Thursday, 12 September 2019

Carlyle's House

SPOILER: There are no scones at Carlyle's House in Chelsea, as there's no space for a tea room. The building is almost Harry Potter-esque, in that you leave the King's Road, head down a leafy London side street, and probably walk straight past the house if you weren't paying attention.


And if you do manage to spot the neat little sign and go inside, you find yourself immediately in the 19th century. It genuinely feels as if you're paying a visit to Thomas Carlyle and his wife, Jane. It's very different to other National Trust properties and quite an odd experience to be having in 21st century London.

But let me share some highlights as it's a lovely, fascinating house:

Thomas Carlyle - influencer of the 1830s and 1840s
Carlyle was a Scottish author, historian, and social commentator who influenced Dickens, Ruskin, William Morris, and many others. His most celebrated book, The French Revolution, almost didn't make it into print - he lent the only copy of the manuscript to John Stuart Mill, who appeared at the front door one night in 1835 with the unenviable task of telling Carlyle that a servant had accidentally thrown it on the fire. Carlyle had to start all over again from scratch.


Thomas Carlyle bust
One of the many busts and portraits of Carlyle in the house
- I'm surprised he got any work done with so many artists turning up.
Jane Carlyle - the witty one 
Jane and Thomas married in Scotland in 1826, although her mother wasn't happy about it as she had higher hopes for her daughter. Jane and Thomas seem to have become a bit of a Carlyle double act - she was witty and sociable, and was well-liked by many of Carlyle's friends.  

The house - never actually owned by the Carlyles
The Carlyles always rented the house on Cheyne Row. I might not know much about his books, but I do know that Thomas deserves a lifetime achievement award for being the only person in the history of mankind that has managed to live in London for longer than two weeks without ever seeing a rent increase; for the 47 years that he lived in the house, the rent was £35 a year. 

Cheyne Row - not the stylish part of town
Chelsea wasn't an attractive part of London in the 1830s and 40s. Thomas himself described the house as "unfashionable in the highest degree but in the highest degree comfortable and serviceable." However, lots of illustrious people lived on Cheyne Row, including the artists Turner and Whistler and the authors George Eliot and Mrs Gaskell.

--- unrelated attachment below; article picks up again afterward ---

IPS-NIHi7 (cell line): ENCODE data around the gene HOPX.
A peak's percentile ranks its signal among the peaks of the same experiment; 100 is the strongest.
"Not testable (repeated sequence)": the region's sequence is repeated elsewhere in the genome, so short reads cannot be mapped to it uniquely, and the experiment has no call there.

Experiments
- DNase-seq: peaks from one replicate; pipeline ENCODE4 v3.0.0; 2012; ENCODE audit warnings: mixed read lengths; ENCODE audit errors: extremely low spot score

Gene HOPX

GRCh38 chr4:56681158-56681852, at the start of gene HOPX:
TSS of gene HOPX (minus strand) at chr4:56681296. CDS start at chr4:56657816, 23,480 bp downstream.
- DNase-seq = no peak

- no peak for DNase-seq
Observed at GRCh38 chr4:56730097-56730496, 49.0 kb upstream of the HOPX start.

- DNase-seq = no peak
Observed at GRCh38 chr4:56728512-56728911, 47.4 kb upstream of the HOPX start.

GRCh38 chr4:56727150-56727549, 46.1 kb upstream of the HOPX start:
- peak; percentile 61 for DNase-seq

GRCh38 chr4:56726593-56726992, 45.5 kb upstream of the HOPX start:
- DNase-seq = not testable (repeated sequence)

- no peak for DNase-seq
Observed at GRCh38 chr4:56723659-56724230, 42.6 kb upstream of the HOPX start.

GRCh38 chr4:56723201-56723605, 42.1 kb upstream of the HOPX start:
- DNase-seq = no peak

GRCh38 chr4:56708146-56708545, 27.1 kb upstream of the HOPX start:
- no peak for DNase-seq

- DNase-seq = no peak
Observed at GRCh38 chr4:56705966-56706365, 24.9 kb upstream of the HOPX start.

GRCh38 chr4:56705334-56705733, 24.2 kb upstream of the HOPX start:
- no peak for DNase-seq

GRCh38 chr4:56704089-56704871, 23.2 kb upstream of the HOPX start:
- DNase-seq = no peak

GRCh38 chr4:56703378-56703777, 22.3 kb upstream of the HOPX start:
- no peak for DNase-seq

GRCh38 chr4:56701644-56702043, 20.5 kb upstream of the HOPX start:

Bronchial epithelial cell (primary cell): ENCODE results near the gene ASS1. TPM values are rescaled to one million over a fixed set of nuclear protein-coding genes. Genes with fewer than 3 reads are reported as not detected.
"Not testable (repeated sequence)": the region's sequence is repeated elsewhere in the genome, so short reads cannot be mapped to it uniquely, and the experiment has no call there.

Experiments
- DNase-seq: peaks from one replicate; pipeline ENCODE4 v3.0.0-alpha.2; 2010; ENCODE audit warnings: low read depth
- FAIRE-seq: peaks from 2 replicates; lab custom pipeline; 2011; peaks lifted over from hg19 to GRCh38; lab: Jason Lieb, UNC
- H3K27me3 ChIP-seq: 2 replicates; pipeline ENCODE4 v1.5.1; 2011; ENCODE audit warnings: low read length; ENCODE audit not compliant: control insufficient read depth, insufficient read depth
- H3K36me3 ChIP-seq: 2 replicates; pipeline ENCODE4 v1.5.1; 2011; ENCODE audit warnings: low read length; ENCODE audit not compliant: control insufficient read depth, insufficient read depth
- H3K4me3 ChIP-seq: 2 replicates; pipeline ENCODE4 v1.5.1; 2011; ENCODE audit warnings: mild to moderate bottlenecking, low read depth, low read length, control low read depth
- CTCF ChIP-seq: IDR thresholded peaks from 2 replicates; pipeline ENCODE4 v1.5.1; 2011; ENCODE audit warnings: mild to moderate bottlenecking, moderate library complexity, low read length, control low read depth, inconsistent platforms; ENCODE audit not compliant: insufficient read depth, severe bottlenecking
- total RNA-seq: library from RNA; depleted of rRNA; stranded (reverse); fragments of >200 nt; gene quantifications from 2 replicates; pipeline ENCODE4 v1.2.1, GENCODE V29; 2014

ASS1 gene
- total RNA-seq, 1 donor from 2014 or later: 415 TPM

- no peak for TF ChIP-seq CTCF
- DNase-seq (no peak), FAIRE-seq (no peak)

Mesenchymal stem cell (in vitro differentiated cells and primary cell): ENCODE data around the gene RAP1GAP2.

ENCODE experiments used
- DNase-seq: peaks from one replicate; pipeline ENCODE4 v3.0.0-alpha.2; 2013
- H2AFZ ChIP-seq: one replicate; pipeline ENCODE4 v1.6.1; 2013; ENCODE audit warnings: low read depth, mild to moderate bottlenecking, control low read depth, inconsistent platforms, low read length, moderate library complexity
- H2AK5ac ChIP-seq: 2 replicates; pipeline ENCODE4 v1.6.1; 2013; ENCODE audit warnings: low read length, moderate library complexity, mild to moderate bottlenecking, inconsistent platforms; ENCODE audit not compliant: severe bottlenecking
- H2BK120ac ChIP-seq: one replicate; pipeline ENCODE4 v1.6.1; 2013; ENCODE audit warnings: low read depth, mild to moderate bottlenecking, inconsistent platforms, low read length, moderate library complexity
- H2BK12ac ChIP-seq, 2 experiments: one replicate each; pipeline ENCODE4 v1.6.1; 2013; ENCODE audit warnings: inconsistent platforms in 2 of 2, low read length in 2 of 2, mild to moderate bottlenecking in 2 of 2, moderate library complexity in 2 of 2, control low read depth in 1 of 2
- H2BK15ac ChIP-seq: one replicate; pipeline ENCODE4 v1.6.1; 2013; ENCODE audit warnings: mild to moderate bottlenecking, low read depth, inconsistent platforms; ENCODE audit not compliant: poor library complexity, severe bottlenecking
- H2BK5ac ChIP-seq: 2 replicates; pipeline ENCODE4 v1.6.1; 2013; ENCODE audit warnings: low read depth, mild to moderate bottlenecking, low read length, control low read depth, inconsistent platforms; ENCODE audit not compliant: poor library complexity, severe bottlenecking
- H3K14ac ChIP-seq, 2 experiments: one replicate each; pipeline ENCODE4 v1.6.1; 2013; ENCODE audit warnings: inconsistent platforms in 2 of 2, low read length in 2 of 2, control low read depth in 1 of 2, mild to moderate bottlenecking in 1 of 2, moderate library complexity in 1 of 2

Jane Carlyle - the demanding one? 
Until Jane died in 1866, the couple managed with one live-in maid-servant who had to do pretty much everything. The fact that Jane got through 34 of those maid-servants in 32 years says a lot. One was fired for being "mortal drunk", while another one gave birth in a closet without Thomas knowing, even though he was sitting in the next room at the time. The mind boggles.

The Parlour 
There's a lovely picture from 1857 on the wall of the Parlour that shows Thomas and Jane actually in the very same Parlour. It's a strange experience, as the furniture and decoration are exactly the same, so it's almost like a mirror - you half expect to turn around and see Jane sitting at the table (probably writing out another P45).




Carlyles House Parlour


A shrine since 1895 
Thomas died in 1881. A Carlyle devotee called George Lumsden visited the place in 1894 and was shocked to see that it had been taken over by stray cats and dogs. He launched a campaign to buy the house and it was opened to the public in 1895. The National Trust took over in 1936.

The National Trust Scone Blog podcast
I live about 9 miles from Carlyle's House, so it's unforgiveable that I hadn't visited before, scones or no scones.

But I had an extra reason for my visit today; the brilliant staff at the house had very kindly agreed to let me record an episode of the upcoming National Trust Scone Blog podcast. I got to hang out in the kitchen that would once have been presided over by Jane Carlyle and her endless stream of skivvies.

My interviewee was Helen Wood, the comedy performer who took her one-woman show, the National Trust Fanclub, to the Edinburgh Festival last month. She's going on tour in the spring and I recommend getting yourself a ticket if she comes to a town near you - there's a whole section devoted to scones. Anyway, watch out for the release of this podcast episode in the next few weeks. And a heartfelt thank you to the wonderful Linda and the team for accommodating us.


The weighing scales belong to the kitchen and are not part of my recording equipment,
just in case Colin the podcast tutor is reading this and thinking "HUH?"

Carlyle's House: 5 out of 5
Scone: there's no tea room
Staff: A million out of 5. The loveliest people ever.

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